The switch to electric vehicles could help to save the planet and adding smart charging could also help to save the UK electricity grid a lot of money
Introducing smart charging infrastructure for electric vehicles could reduce the need to build extra storage into the National Grid – saving the UK power network £1.16bn a year, new research claims.
According to a study from energy consultancy Element Energy, the continued uptake of electrical vehicles – combined with smart or overnight charging – could save four EU countries more than €4bn (£3.56bn) a year.
The research claims that moving to smart charging will help to avoid peaks in demand on the electricity grid, as well as taking any surplus energy off the grid when there is an oversupply.
It adds that this will reduce the need to build additional grid storage and power plants, which is where the majority of the €4bn (£3.56bn) of savings will come from.
Under Element Energy’s current calculations for electric vehicle uptake in Europe and analysis of the power systems of four European countries, it predicted the UK could make the largest annual savings of €1.3bn (£1.16bn) by 2040 through a switch from passive to smart charging.
Similarly, Italy could save €1.26bn (£1.12bn), France €1.21bn (£1.08bn) and Spain €560m (£498m).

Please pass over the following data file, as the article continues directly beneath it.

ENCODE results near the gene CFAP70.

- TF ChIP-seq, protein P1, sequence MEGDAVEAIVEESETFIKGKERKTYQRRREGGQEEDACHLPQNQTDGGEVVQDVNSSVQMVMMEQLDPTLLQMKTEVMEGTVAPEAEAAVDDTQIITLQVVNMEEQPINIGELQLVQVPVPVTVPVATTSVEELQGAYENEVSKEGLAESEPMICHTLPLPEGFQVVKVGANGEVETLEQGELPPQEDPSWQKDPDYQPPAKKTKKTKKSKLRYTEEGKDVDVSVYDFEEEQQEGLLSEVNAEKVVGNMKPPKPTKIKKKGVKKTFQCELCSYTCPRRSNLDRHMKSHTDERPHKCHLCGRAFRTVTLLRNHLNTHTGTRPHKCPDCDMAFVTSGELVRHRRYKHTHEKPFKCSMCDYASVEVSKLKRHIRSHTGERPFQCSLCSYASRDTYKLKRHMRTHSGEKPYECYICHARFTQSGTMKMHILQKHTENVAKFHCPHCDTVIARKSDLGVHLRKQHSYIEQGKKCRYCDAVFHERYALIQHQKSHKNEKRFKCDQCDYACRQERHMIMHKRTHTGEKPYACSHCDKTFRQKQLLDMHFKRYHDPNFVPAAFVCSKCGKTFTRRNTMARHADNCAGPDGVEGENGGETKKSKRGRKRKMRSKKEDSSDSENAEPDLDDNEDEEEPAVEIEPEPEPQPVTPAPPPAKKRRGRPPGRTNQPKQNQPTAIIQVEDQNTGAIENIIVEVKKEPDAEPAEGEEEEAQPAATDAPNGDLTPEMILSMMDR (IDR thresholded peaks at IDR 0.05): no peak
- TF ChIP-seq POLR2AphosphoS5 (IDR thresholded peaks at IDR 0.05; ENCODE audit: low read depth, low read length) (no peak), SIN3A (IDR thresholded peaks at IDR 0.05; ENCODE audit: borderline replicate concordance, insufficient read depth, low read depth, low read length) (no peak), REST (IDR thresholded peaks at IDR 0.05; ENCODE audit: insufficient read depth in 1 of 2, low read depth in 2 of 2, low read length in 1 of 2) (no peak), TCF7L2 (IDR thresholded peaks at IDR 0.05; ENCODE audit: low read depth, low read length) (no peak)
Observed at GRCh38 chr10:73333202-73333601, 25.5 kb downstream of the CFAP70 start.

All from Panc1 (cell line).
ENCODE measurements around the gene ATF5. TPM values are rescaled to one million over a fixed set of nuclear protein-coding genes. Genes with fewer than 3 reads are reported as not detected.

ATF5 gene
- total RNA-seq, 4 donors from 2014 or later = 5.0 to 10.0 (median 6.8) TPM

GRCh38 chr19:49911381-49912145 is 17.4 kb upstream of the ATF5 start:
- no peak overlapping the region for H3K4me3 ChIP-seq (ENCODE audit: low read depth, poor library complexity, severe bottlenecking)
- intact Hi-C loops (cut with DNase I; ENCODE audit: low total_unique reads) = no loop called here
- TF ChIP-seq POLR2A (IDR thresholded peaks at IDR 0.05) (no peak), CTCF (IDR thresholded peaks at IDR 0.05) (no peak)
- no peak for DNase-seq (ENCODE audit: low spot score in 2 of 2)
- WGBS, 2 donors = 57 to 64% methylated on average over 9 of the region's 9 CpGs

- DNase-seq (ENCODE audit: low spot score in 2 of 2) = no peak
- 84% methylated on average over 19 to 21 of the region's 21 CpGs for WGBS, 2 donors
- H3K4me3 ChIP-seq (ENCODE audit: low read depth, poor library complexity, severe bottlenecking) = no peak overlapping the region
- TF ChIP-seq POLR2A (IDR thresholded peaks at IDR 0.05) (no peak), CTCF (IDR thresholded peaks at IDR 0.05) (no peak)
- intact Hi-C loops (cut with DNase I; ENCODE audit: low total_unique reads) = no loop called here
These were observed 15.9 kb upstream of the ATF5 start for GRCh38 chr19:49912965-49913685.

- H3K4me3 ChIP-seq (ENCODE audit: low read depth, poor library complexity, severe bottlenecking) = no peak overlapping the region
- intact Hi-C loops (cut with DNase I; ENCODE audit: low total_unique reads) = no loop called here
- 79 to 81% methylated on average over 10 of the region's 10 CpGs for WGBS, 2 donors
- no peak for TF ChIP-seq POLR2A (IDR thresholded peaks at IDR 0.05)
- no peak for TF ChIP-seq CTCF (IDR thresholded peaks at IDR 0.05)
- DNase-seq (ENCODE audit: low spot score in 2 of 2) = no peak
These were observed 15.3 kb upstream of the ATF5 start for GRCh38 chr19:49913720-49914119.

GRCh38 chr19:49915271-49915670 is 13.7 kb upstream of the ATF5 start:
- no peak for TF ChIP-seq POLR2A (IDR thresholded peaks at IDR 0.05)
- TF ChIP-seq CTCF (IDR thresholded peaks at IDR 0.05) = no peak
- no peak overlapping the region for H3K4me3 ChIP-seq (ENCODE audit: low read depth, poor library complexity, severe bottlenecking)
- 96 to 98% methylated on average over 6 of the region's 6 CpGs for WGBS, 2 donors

What is smart charging for electric vehicles?
Transport & Environment (T&E), a non-governmental campaign group for sustainable transport in Europe, commissioned the study, alongside car manufacturer Renault and energy companies Enel and Iberdrola.
They worry that charging electric vehicles at peak times of the day could increase the need for fossil fuel-powered generators – removing any planet-saving credentials that electric vehicles currently have.
Renewable energy sources, such as solar and wind, are reliant on the weather and struggle to react to spikes in electricity demand.
This means traditional fossil fuel plants are often required to go online during peak times.
Smart charging measures the energy on the grid and reacts to it by only charging during low-demand periods.
This would help to smooth out the peaks in demand on the grid, increasing efficiency and reducing costs.
Julia Poliscanova, clean vehicles and e-mobility manager at T&E, said: “Electric vehicles will not crash our power grids as some misleadingly report.
“On the contrary, ‘batteries on wheels’ can spare Europe’s grids from costly upgrades and allow more renewables to come online faster.
“All that’s needed is to charge them at the right time of the day, for example during daytime in sunny countries.”